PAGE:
4. The Mysteries of Pittsburgh by Michael Chabon

This is another Irina recommendation, and yes, I know it’s astonishing I haven’t read this considering I’ve attended Chabon’s alma mater these last three years. I read Yiddish Policemen’s Union and The Final Solution but never his early work. Hopefully I can rectify that over the next week.

5. Three Delays by Charlie Smith

I don’t know much about Charlie Smith, but I received this book in the mail from the same editor who hooked me up with a copy of Justin Taylor’s Everything Here Is the Best Thing Ever. This is the first novel I haven’t had to request to review. I got this one with no strings attached and I’d like to review it if I can.

Audiobooks

The Simpsons: An Uncensored, Unauthorized Biography by John Ortved

I’ve never been a fan of audiobooks, but I recently listened to Sarah Vowell’s Assassination Vacation during a nine-hour drive and really enjoyed the experience. This is one I’ve been looking forward to for awhile, and if you’ve met me in real life, you already know my penchant for quoting Milhouse at (seemingly) random moments.

Graphic Novels

1. Daredevil: Born Again by Frank Miller and David Mazzuchelli

I just finished Miller and Claremont’s Wolverine a few weeks back and desperately wanted another Miller take on a classic Marvel character. Really looking forward to tearing into this. I splurged and got the copy with the original scripts. Hoping they’ll help inform the way I think about comic scripting.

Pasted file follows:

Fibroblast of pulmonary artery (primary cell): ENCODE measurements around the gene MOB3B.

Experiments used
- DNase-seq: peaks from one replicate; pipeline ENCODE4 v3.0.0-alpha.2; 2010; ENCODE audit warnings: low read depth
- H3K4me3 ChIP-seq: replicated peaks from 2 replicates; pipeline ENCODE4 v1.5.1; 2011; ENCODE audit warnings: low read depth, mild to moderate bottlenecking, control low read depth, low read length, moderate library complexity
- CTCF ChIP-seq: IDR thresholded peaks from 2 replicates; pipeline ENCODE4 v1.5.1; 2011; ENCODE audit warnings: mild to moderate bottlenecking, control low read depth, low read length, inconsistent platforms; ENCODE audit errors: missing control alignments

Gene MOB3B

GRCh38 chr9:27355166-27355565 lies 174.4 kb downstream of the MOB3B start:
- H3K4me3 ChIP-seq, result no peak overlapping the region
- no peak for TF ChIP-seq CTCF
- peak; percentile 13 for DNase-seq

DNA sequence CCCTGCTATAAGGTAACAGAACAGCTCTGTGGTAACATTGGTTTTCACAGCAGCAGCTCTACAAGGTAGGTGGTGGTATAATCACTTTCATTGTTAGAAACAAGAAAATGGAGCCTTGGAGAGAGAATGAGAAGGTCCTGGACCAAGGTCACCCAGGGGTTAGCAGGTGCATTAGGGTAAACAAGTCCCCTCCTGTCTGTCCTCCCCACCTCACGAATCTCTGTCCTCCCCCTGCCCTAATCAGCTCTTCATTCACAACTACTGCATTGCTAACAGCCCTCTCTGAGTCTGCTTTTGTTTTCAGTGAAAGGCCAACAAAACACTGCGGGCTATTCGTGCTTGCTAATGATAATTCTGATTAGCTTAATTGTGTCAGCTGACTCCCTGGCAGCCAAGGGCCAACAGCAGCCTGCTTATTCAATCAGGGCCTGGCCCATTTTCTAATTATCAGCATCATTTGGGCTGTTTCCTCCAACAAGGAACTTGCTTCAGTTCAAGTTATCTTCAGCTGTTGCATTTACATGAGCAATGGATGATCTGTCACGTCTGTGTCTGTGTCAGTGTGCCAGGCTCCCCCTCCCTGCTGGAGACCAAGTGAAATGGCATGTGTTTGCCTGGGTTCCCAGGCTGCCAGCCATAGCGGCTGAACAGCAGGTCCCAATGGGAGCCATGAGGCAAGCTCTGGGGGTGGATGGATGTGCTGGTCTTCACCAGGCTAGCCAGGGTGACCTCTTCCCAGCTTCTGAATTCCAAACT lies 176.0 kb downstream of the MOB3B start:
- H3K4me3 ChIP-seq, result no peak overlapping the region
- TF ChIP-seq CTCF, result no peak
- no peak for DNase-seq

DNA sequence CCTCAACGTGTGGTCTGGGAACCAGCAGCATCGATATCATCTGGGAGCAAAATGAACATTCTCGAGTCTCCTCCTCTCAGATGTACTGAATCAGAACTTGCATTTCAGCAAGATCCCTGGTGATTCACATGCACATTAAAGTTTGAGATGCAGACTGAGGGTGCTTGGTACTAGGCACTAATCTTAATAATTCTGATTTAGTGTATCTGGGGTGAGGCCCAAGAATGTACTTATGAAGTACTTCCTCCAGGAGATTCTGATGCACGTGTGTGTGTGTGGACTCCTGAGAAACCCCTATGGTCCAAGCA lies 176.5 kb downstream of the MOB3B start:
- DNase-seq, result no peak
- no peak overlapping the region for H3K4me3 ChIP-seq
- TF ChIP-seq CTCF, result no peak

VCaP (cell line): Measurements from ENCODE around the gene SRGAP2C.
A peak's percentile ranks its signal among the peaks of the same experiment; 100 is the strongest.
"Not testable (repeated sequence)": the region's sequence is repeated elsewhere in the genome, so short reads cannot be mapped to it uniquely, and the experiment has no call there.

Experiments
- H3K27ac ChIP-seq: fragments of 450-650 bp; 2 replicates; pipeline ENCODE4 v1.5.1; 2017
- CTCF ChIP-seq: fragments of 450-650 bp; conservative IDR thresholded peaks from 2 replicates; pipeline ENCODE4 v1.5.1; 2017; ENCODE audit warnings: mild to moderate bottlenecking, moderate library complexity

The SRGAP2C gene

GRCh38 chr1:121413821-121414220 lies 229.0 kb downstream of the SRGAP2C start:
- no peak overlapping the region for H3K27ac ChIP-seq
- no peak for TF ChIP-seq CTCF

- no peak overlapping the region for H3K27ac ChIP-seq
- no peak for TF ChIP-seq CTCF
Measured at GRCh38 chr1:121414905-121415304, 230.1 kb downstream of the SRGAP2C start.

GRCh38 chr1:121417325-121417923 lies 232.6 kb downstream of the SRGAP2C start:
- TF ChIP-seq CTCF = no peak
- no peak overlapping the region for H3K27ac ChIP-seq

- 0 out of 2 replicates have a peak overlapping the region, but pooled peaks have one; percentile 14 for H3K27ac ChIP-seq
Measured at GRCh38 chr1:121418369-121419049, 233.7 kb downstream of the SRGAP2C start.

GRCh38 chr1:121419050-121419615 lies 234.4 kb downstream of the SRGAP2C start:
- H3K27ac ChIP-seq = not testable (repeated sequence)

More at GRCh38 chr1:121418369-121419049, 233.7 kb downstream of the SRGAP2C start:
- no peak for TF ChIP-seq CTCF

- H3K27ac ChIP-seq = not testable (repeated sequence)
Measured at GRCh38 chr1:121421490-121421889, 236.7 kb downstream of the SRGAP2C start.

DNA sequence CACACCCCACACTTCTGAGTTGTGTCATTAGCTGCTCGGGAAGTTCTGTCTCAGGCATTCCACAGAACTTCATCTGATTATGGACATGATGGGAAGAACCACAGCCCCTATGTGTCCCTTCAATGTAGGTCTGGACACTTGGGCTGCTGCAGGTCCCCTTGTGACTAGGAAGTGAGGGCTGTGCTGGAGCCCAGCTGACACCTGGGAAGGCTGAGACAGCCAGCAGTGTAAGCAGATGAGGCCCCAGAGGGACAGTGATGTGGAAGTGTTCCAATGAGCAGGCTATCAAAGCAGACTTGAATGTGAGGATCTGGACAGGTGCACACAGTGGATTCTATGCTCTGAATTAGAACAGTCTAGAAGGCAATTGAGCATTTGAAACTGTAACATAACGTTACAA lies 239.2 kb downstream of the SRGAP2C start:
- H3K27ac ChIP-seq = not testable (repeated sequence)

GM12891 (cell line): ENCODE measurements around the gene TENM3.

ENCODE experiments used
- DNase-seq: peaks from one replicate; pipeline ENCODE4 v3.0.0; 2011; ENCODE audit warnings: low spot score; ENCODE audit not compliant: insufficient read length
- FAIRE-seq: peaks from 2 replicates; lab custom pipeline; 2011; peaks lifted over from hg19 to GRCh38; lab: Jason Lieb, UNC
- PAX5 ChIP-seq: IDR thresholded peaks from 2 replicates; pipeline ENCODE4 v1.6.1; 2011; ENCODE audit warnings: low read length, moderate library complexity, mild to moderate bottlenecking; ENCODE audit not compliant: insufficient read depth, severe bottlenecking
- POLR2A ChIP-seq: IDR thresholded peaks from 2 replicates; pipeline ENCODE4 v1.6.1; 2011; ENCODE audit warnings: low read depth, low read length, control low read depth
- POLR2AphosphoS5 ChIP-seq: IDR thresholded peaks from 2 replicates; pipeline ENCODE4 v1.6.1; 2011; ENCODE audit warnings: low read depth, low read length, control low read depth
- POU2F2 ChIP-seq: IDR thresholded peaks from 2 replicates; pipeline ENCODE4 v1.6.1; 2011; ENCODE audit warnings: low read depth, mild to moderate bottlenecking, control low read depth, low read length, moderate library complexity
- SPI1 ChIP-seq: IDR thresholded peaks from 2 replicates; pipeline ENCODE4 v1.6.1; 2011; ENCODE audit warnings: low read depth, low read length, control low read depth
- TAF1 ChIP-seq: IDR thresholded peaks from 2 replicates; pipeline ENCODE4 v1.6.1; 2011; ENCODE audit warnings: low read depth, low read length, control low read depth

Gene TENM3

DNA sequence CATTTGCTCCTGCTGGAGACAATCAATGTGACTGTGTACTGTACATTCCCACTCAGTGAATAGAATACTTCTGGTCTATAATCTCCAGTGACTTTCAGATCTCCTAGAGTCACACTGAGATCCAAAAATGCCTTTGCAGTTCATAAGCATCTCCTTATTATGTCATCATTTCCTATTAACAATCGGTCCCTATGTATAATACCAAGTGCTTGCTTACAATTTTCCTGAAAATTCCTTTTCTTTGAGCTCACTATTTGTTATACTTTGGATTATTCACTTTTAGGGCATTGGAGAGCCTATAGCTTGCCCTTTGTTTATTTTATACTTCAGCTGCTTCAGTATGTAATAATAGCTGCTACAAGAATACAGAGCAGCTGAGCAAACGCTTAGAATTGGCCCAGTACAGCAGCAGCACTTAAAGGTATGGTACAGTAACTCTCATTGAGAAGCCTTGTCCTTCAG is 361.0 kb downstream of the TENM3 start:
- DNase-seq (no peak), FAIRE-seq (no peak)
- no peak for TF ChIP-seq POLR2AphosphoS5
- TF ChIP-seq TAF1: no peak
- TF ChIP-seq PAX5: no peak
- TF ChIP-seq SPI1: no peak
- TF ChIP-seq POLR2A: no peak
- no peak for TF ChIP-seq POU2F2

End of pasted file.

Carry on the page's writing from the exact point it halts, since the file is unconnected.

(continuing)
2. The Umbrella Academy: Apocalypse Suite by Gerard Way and Gabriel Ba

When this was originally coming out in monthly format I refused to jump on because the writer is also the lead singer of My Chemical Romance. In the few years since he launched Umbrella Academy, he’s transformed from a crappy emo singer to one of the most revered writers in comics. People love this book. People who would never even dream of listening to MCR. Plus, Gabriel Ba is a god. Ok. Fine. I’ll give it a shot.

3. Justice League of America: New World Order by Grant Morrison and Howard Porter

I love Grant Morrison. I don’t know a ton about the JLA, but if I’m going to read a book about them, I want the Big 7, not the crap DC’s currently peddling. And the inclusion of Kyle Rayner as the group’s token Green Lantern instead of Hal Jordan? That’s a major plus in my book.

TV Shows on my iBook

Episodes 8-20 of Battlestar Galactica Season 2

I know this is starting to get insane, but man, I’m really loving BSG so far and completely regretting my decision to avoid it in favor of LOST.

Video Games

Final Fantasy Tactics A2: Grimore of the Rift

A week ago I posted about video games and mentioned how I was once very addicted to Japanese role-playing games but broke the habit about four years back. On Friday I drove to my local gamestop and purchased a Japanese role-playing game for my Nintendo DS. There’s lots of math and swords and mages. I planned on starting it on the plane and have already logged six hours. I am frightened that I will read nothing and return from Denver with level 99 summoners casting Ultima like it’s their job. I really hope that isn’t the case.